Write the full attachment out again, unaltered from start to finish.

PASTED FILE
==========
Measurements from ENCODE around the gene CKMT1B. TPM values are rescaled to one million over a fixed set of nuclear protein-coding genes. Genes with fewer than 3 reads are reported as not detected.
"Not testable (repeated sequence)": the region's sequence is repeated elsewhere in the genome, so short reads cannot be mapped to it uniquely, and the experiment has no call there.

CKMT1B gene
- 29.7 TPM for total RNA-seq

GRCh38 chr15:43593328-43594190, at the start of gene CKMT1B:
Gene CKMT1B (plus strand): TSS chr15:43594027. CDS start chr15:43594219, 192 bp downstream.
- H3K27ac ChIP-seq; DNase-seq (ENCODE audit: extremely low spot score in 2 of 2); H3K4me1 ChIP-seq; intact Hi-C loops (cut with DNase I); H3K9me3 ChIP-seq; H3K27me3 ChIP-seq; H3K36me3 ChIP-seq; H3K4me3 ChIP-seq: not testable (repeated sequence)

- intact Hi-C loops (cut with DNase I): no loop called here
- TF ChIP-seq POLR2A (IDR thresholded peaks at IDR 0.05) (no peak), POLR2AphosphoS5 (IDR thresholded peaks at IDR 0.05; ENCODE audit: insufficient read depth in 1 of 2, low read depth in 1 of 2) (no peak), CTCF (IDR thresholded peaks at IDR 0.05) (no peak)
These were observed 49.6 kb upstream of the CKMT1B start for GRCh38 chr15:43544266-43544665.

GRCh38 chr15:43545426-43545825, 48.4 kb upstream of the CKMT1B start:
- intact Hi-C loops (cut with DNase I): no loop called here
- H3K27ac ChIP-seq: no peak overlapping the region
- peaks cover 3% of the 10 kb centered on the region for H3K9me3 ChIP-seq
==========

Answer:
Measurements from ENCODE around the gene CKMT1B. TPM values are rescaled to one million over a fixed set of nuclear protein-coding genes. Genes with fewer than 3 reads are reported as not detected.
"Not testable (repeated sequence)": the region's sequence is repeated elsewhere in the genome, so short reads cannot be mapped to it uniquely, and the experiment has no call there.

CKMT1B gene
- 29.7 TPM for total RNA-seq

GRCh38 chr15:43593328-43594190, at the start of gene CKMT1B:
Gene CKMT1B (plus strand): TSS chr15:43594027. CDS start chr15:43594219, 192 bp downstream.
- H3K27ac ChIP-seq; DNase-seq (ENCODE audit: extremely low spot score in 2 of 2); H3K4me1 ChIP-seq; intact Hi-C loops (cut with DNase I); H3K9me3 ChIP-seq; H3K27me3 ChIP-seq; H3K36me3 ChIP-seq; H3K4me3 ChIP-seq: not testable (repeated sequence)

- intact Hi-C loops (cut with DNase I): no loop called here
- TF ChIP-seq POLR2A (IDR thresholded peaks at IDR 0.05) (no peak), POLR2AphosphoS5 (IDR thresholded peaks at IDR 0.05; ENCODE audit: insufficient read depth in 1 of 2, low read depth in 1 of 2) (no peak), CTCF (IDR thresholded peaks at IDR 0.05) (no peak)
These were observed 49.6 kb upstream of the CKMT1B start for GRCh38 chr15:43544266-43544665.

GRCh38 chr15:43545426-43545825, 48.4 kb upstream of the CKMT1B start:
- intact Hi-C loops (cut with DNase I): no loop called here
- H3K27ac ChIP-seq: no peak overlapping the region
- peaks cover 3% of the 10 kb centered on the region for H3K9me3 ChIP-seq